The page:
hyperinflation(redirected from hyperinflations)
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Copyright © 2012, Campbell R. Harvey. All Rights Reserved.
A very high rate of inflation, especially sustained over a long period of time. While there is no set numeric definition, it is associated with inflation percentages in the millions and billions. Hyperinflation is almost always caused by poor monetary policy on the part of the government. For example, a government that rapidly increases the money supply without a corresponding growth in GDP often undergoes hyperinflation. This situation often leads to (though it may also be caused by) wider economic instability, and may lead to a lack of confidence in the government. As a result, hyperinflation that persists for a long time may lead to the government issuing a new currency entirely.
Farlex Financial Dictionary. © 2012 Farlex, Inc. All Rights Reserved
A very high level of inflation that tends to result in the breakdown of the monetary system, the hoarding of goods, and difficulty in achieving real economic growth. The classic case of hyperinflation occurred in Germany during the 1920s. Hyperinflation, which tends to motivate people to own real goods, adversely affects security prices.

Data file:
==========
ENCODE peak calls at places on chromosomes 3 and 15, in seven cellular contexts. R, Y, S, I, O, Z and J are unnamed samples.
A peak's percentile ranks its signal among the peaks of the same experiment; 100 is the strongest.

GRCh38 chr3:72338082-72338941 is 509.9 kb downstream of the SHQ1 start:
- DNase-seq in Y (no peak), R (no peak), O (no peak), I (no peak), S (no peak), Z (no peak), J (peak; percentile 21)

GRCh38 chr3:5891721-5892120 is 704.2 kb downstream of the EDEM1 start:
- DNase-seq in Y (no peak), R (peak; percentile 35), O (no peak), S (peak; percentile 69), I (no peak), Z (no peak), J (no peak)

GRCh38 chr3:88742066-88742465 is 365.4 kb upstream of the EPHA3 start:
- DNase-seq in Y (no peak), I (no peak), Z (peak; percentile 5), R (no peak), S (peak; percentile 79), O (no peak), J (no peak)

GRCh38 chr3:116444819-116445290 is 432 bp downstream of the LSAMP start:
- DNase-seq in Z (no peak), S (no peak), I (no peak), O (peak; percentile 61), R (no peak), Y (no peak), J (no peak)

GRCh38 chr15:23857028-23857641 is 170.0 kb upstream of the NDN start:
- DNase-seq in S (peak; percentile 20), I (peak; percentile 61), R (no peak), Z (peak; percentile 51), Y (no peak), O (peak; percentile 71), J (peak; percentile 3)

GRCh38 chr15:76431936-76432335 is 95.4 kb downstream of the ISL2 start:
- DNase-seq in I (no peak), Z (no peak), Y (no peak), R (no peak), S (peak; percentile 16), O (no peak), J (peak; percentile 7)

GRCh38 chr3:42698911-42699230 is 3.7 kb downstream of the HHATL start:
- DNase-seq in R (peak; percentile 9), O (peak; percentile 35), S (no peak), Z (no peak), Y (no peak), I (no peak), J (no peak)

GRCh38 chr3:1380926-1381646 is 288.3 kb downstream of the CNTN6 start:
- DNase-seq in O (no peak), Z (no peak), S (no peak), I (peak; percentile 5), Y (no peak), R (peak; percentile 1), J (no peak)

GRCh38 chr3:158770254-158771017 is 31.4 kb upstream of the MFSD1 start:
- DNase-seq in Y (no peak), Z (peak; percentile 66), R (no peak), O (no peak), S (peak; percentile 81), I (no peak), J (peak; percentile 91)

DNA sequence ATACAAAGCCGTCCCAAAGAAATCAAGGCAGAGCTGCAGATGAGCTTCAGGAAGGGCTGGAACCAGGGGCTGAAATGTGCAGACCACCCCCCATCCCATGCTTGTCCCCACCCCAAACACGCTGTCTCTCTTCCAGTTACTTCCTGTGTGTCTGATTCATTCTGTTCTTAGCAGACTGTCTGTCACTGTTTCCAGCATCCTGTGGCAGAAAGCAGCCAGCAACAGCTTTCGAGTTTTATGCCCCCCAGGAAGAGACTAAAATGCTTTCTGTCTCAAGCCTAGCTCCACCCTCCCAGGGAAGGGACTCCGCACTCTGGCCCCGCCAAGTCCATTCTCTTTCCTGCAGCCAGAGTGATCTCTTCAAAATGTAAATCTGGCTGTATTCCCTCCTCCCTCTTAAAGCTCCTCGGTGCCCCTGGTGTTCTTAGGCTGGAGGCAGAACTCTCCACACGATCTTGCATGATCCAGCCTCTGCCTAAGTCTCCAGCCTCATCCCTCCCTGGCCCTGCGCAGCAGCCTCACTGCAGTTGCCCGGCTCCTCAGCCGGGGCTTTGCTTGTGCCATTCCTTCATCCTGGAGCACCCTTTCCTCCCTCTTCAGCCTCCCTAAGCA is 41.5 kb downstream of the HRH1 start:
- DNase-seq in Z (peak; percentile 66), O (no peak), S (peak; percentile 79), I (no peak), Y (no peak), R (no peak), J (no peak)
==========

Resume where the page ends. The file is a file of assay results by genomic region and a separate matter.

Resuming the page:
Wall Street Words: An A to Z Guide to Investment Terms for Today's Investor by David L. Scott. Copyright © 2003 by Houghton Mifflin Company. Published by Houghton Mifflin Company. All rights reserved. All rights reserved.
hyperinflationa very high level of INFLATION.
Collins Dictionary of Business, 3rd ed. © 2002, 2005 C Pass, B Lowes, A Pendleton, L Chadwick, D O’Reilly and M Afferson
hyperinflationa situation of high and accelerating rates of INFLATION. Unlike CREEPING INFLATION, which usually has little ill-effect on the functioning of the economy, hyperinflation reflects a situation where people begin to lose confidence in the value of MONEY and revert to BARTER. At this point there is a serious danger of economic collapse, accompanied by growing social disorder. Hyperinflation is a rare phenomenon, but when it does occur its causes are as much political as economic: for example, the excessive printing of money to finance government spending (during wars, in particular) or an acute shortage of goods and services combined with a large pent-up demand, as in periods immediately following the ending of a war.
Collins Dictionary of Economics, 4th ed. © C. Pass, B. Lowes, L. Davies 2005